Peace Corps Story

Over the last half century the Peace Corps has touched the lives of many people and has given each of them a story to tell.

We collected a number of Peace Corps stories from volunteers and others who were involved with Peace Corps to commemorate the 50th Anniversary of the Peace Corps. Read their touching stories categoried by decades.

1960's   1970's   1980's   1990's   2000's

1960's

I was a first grader in 1961 when Peace Corps was established by President John F. Kennedy. My interest was maintained in education because of the lunch that was provided by the American Government through CARE.

2 years later in 1963 our head master Mr. S.S.V. McCathy summoned an emergency assembly meeting in the fore ground of our school in a hot burning sun after our lunch meal when he broke news to us that President Kennedy who provides food for us has been assassinated. That was the first time I have heard a big word like that. With the urgency of the teachers gathering all of us together and the sadness on their faces we knew something bad has happened to our "father".

Silence fell on the entire student body that even the drop of a pin can be heard. The headmaster offered prayer in his memory and ordered the entire school be immediately closed and students dismissed. Our parents were surprise of early dismissal, I told my father as a 3rd grader that President Kennedy has been "assassinated" in other words he has been killed in America.

-- Falla Lamin


In September, 1964, I arrived at Harford Secondary School for Girls in Moyamba, Sierra Leone, where I was assigned as a Peace Corps volunteer to teach music and French. I was 22 years old and had just graduated from UW-Madison. It was my first time out of the country.

The two years at Harford were filled with learning, adventures, and wonderful new friends among the staff, students and townspeople. When my assignment was finished and I left in July 1966 I was in tears, fearing I would never see that beautiful place and those beautiful people again.

I returned home to Wisconsin and the next thirty-eight years were busy with school, marriage to a fellow RPCV teacher, raising three children and teaching. Thoughts of Harford never left my mind, however, as I kept in touch with teachers and former Harford students. I dreamed of going back sometime.

In 2004 the horrible ten-year war was over and Friends of Sierra Leone was planning its annual meeting in Sierra Leone. I had just retired from teaching and it was time to go back. Returning to Freetown I was shocked to see the destruction from the war but thrilled by the warm welcome of old friends. In 1966 Mohammed was a five-year-old neighbor boy. Now he was six feet tall and greeted me with cucumbers and bananas and an invitation to visit his family. No, we had never forgotten each other.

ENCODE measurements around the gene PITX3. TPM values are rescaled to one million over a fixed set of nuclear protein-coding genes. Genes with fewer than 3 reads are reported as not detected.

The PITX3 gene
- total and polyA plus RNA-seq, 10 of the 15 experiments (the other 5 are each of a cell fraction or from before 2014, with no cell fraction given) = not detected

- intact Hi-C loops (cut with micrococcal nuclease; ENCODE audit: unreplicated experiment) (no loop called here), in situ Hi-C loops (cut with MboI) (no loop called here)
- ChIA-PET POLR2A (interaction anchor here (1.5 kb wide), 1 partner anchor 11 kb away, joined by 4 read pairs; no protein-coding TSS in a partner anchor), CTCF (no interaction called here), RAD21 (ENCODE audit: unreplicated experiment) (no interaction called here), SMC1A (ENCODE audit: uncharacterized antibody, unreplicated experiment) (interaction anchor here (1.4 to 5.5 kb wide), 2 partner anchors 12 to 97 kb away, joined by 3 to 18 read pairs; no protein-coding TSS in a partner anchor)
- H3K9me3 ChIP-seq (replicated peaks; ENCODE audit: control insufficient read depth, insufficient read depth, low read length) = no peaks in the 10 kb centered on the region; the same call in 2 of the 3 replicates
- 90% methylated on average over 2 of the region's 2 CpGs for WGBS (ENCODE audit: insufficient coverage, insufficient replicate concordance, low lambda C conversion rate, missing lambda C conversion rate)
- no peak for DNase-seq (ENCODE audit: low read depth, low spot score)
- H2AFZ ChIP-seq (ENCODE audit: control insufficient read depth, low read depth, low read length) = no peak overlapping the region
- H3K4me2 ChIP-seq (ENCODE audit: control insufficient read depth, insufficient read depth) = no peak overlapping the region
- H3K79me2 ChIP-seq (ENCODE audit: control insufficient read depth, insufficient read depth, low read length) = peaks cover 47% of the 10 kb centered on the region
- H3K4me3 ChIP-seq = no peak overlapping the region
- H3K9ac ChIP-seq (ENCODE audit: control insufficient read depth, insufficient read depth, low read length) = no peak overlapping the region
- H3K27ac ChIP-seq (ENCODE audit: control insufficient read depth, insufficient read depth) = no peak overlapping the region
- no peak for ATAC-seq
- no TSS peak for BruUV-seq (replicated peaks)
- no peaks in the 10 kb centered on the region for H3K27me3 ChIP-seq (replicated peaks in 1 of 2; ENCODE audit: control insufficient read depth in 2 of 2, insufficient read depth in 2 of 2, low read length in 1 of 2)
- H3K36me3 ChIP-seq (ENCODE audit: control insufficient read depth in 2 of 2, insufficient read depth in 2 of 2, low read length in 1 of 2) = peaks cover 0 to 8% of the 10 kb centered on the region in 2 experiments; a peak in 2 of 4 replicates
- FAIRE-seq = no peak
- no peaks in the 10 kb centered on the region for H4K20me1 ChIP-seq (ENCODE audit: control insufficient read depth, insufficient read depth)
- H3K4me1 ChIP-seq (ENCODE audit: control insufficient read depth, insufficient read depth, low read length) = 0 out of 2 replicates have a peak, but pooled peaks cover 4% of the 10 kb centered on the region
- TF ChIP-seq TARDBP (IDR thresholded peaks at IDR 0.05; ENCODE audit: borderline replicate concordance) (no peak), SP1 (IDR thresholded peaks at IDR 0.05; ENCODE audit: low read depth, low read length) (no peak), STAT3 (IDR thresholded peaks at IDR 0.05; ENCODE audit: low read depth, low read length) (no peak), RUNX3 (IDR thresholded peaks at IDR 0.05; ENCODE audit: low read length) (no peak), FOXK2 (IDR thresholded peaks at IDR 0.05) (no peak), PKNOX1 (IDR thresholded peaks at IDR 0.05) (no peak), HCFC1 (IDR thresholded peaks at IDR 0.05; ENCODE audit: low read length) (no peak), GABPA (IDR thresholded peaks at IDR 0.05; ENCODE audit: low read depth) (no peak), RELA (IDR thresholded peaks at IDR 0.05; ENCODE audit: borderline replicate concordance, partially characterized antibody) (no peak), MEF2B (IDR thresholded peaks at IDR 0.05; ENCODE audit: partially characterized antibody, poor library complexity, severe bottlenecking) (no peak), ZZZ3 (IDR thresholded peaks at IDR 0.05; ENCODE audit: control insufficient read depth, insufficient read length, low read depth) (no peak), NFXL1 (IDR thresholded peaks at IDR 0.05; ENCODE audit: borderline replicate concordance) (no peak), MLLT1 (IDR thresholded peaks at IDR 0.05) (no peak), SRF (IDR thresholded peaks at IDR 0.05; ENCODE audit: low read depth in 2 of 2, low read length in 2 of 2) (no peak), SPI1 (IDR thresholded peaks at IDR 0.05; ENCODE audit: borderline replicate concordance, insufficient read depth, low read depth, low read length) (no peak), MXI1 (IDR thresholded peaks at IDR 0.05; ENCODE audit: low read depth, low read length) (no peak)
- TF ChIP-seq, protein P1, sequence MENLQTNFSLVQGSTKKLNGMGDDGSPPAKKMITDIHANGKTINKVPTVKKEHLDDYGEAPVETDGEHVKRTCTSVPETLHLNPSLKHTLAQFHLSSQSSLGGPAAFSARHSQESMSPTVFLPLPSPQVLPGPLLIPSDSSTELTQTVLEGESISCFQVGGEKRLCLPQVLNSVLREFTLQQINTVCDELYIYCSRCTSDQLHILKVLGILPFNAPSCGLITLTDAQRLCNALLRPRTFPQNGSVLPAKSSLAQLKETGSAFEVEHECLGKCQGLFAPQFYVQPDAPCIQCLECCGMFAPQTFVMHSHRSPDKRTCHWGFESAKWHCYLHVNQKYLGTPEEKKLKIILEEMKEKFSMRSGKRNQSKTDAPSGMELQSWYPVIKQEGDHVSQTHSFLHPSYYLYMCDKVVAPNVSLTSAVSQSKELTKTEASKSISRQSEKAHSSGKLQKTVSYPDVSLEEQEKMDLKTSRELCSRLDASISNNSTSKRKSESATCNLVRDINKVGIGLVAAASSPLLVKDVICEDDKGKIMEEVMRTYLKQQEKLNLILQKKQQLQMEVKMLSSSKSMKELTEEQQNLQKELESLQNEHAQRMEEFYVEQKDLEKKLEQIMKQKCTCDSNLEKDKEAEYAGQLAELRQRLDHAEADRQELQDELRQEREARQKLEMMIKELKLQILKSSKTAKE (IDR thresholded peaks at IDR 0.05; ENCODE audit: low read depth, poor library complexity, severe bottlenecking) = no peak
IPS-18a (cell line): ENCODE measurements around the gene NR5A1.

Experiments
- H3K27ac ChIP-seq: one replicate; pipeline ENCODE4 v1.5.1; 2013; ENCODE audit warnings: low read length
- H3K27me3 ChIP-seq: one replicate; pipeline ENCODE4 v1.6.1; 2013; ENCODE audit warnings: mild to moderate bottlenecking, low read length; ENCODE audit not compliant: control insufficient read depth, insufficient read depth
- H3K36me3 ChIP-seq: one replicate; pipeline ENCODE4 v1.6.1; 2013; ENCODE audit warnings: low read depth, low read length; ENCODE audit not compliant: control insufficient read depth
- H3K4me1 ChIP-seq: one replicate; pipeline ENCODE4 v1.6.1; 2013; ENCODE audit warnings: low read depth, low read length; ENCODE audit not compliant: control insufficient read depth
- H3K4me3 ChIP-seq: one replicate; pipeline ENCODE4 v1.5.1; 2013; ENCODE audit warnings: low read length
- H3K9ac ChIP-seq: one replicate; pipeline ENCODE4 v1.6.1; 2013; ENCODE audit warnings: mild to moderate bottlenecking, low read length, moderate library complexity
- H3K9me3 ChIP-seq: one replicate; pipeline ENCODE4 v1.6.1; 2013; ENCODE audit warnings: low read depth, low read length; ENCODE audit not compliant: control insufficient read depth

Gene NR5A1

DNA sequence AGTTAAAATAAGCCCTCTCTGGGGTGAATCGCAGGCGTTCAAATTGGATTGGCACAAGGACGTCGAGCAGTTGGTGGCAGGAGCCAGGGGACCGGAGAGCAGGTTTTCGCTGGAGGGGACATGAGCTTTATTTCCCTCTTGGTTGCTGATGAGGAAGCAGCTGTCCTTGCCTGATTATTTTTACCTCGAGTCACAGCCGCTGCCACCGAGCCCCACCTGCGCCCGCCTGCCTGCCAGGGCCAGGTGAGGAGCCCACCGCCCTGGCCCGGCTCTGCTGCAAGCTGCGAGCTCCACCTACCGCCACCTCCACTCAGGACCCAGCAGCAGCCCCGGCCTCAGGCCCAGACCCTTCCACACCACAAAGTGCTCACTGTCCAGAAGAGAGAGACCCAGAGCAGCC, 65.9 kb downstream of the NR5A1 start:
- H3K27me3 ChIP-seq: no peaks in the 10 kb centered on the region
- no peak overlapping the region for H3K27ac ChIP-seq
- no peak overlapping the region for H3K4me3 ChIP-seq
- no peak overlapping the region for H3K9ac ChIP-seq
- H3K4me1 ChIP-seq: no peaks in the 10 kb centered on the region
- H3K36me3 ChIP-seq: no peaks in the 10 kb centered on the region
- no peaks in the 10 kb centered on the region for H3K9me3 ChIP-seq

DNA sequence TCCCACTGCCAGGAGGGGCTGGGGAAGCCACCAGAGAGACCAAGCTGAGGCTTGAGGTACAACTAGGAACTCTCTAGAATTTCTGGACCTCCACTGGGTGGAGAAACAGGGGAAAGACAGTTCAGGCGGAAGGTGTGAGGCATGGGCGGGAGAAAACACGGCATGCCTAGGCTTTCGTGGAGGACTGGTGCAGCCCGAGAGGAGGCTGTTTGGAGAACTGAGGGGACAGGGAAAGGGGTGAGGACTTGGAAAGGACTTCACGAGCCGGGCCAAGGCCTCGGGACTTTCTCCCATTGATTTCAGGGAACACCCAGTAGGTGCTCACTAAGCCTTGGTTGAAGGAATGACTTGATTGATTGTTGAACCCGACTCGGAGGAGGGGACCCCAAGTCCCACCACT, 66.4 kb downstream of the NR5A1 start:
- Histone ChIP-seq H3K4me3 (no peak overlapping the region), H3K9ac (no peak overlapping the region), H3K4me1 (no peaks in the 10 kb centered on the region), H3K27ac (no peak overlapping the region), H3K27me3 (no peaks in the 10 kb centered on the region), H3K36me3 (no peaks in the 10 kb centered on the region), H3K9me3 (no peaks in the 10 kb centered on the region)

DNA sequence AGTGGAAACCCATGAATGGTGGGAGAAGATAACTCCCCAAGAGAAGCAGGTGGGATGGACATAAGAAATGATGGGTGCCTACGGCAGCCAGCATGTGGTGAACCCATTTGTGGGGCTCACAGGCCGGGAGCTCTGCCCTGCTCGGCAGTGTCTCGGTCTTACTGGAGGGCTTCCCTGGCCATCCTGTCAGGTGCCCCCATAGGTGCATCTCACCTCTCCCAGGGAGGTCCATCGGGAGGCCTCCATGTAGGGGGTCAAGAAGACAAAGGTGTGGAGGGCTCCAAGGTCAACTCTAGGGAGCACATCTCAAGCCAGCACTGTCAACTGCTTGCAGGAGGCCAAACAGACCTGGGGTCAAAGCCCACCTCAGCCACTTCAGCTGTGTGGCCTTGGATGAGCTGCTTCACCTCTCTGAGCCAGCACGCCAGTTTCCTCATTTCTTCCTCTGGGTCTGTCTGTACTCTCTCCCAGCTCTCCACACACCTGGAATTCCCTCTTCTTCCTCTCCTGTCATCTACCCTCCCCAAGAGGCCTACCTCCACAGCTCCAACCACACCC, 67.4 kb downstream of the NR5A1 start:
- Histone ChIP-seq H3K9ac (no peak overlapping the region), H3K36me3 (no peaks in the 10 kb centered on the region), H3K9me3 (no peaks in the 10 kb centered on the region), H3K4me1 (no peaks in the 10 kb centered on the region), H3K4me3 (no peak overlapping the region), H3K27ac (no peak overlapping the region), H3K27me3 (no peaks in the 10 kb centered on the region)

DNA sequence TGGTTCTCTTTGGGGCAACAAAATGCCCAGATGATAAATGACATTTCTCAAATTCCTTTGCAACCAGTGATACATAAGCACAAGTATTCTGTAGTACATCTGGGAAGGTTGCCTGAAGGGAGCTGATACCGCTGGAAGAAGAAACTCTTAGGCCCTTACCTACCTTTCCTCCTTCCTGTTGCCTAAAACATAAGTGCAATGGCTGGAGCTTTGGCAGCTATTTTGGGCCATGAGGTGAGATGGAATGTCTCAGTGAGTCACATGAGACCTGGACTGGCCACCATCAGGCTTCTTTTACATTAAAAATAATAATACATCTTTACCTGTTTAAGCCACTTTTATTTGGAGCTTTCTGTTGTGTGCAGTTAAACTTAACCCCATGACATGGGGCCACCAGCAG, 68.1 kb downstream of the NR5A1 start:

The highlight of the visit was the day we went to Moyamba to visit Harford where Lulu, our former student, was now principal. The road to Moyamba was littered with the remnants of the war: checkpoints, U.N. vehicles and personnel, burned out vehicles, and villages in shambles. What would I find at Harford?

Thomas Wolfe said “you can’t go home again” and I was going home. The Harford gate was the same. The paths to the classroom blocks, the bougainvillea, the barrie, the big house, the dorms and our house were still there. The girls in their same blue uniforms chattered and laughed in the dorms. They still swept the paths between the dorms and classrooms. But the once fine library had been destroyed.

Lulu told us about the arrival of the rebels who destroyed books and mattresses and typewriters and mounted their AK-47s on the veranda of the principal's house.

As I walked around town many familiar buildings were gone. The main road was now full of potholes and rocks. I walked to our friend Chief Gulama’s house and asked for her and was told that she had gone.

I asked about our shopkeeper friends the Holloways and Assads and was told they had also gone. The SLPP political party now occupied the green house where Peace Corps volunteers had lived. The market, however, was the same with busy smiling women selling tomato paste and rice and Fanta. At the river women still beat the clothes while their children played in the water. Children began following me, laughing with this pomoi woman who still knew a few words of Mende. As I returned to the Harford
compound it began to rain and a small boy appeared with an umbrella for me.

That evening I sat on one of the old stone benches in front of the intermediate dorm and remembered sitting there visiting with Ma Mary, Mama Challie and Mrs. Hatib. They were all gone but I remembered our lively conversations and them showing me the Southern Cross in the sky. It was the first time I had ever seen it.

Listening to the beautiful voices of the girls in the chapel preparing for the annual singing contest, looking up at the bright stars, and sitting on the old stone bench, I knew I was at home.

Now I know that you can go home again.

-- Judy Lamm Figi, RPCV-Sierra Leone '64-'66

 

I have many extraordinary memories of my time in the Peace Corps, but the most significant for influencing my life came when I was still in training. I served in a very early time in the life of the P.C. 1963-65. No one had yet returned and I remember my mother commenting that she was mostly worried because she couldn't meet anyone who had done what I was about to do and get a first-hand account of the dangers!!